With Valentine’s Day fast approaching, here’s an article that I’ve written for the current edition of Foghorn, the journal of the Professional Cartoonists’ Organisation.
Love is a Drug
Here’s the headline that I recently heard for the final report in a news bulletin: Scientists Claim That Love is Just a Biochemical Reaction! Being the final news report it’s the human interest, lightweight piece that’s there to help us to forget all of the dreadful news that’s gone before. It’s an interesting headline, not least because it’s one that’s been recurring since before I was old enough to know what the word love meant, which is some considerable time ago now.
It must happen every year: Valentine’s Day is approaching and the news editors decide that it’s time to pay special attention to press releases from university departments that study the human emotion that is celebrated on that day. It’s an easy story.
The headline is interesting because of the subject of course, but it’s also interesting because of the assumptions that it implies.
Here’s a quick crash course on the subject of Love is a Drug.
When a person falls in love a chemical called phenylethylalamine is released which makes the person feel particularly good when in the presence of a particular other person. The effect of the chemical lasts for anything from a few months to a few years, but in the end it inevitably fades away. End of story. Not much mileage in that for Mills and Boom.
The good news is that when the phenylethylalamine ceases to do its work a different chemical may sometimes kick in – an endorphine – that has a much less dramatic though more long-lasting effect, provoking a general feeling of okayness rather than the preceding mania. Endorphines are sensible chemicals. If the endorphines don’t kick in, the chances are that another phenylethylalamine-induced experience will be looked for elsewhere.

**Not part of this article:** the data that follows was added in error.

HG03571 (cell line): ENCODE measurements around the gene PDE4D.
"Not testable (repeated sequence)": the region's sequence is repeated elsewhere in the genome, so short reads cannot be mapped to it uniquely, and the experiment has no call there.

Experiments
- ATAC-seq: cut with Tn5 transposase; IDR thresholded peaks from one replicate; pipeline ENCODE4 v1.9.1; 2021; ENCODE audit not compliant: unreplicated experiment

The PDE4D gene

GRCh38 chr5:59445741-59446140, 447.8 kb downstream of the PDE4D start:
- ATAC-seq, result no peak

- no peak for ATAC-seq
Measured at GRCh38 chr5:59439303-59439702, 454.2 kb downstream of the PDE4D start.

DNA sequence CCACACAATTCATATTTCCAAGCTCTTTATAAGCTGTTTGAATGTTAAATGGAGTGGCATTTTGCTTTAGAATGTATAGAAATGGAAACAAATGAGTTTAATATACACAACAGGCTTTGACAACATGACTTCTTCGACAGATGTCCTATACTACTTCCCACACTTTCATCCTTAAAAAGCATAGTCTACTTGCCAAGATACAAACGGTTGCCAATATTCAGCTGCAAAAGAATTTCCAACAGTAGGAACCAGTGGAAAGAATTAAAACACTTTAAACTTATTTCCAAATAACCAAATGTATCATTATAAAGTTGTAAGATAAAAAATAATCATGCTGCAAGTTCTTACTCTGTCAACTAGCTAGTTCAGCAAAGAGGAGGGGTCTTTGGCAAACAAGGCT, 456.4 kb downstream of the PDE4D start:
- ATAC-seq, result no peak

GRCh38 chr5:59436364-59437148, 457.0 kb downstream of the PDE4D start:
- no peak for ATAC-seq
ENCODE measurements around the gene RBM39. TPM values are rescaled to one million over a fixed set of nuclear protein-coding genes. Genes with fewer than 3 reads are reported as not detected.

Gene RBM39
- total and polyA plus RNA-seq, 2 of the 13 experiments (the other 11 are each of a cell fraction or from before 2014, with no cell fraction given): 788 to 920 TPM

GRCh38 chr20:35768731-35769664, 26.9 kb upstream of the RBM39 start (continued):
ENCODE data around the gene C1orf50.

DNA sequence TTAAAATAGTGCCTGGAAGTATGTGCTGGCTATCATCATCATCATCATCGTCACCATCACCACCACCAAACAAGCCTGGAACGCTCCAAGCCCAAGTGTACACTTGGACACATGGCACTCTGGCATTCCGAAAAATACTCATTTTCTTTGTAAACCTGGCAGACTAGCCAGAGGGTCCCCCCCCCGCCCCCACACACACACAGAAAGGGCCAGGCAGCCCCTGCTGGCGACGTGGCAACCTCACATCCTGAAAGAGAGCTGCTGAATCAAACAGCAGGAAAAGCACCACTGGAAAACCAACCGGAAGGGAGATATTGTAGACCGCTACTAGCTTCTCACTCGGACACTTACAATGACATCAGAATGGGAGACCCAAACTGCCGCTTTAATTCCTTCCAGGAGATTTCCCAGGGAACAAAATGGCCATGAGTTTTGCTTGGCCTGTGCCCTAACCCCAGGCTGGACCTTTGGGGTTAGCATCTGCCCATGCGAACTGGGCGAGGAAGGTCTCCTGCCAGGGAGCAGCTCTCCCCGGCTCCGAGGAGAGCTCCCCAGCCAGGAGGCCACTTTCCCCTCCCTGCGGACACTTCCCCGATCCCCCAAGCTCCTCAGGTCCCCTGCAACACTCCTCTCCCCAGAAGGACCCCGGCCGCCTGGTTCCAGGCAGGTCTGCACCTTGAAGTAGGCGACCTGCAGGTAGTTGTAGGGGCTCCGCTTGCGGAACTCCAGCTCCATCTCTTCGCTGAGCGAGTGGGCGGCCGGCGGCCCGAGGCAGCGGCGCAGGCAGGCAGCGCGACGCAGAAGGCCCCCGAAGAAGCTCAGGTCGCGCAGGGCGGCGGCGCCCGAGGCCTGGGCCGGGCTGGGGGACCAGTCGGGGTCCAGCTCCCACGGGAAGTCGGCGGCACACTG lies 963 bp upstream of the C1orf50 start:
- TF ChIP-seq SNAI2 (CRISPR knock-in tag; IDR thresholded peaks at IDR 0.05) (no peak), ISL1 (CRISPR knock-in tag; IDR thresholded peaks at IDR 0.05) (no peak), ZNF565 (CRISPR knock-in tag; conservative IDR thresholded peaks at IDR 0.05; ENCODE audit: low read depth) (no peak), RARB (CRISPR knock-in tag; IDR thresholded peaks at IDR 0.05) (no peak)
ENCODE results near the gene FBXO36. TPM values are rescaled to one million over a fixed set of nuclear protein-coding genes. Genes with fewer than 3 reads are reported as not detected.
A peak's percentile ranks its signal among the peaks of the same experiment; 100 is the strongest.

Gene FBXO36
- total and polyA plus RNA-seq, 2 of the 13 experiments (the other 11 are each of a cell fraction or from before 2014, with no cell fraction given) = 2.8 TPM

At first sight it sounds as though love is a drug-induced state – but that’s looking at the whole thing the wrong way round. Our brains work by naturally secreting chemicals as messengers that jolt us into doing what we ought to do next. That’s why we are vulnerable to artificially administered chemicals that make us do things inappropriately – because we use similar chemicals in our brains anyway.
Some people baulk at the idea that love is nothing more than the result of a quick injection of chemicals in the brain. Surely such an elevated state of the human psyche must be more than that?
But why single out love for special treatment? Very few people get perturbed by the notion that certain other emotions are the result of biochemical reactions – who gets disturbed by the notion that adrenaline (aided and abetted by its macho buddy, testosterone) is responsible for aggressive behaviour for instance? No one’s bothered by the concept of “having an adrenaline hit” when riding the big dipper, but who would want to describe a romantic encounter as a phenylethylalamine hit (and not only because they can’t pronounce the word – I bet you haven’t even tried to yourself, have you?). It’s considered to be okay to have a purely biochemical high from adrenaline because the state that it invokes – one of action, alertness and aggression – is deemed to be at a basic and primal level of our experience – the purely physical level. In fact we want the state to be chemically induced, because to some extent we want to deny our own personal responsibility for the feelings that are promoted by the chemicals (especially the aggressive elements).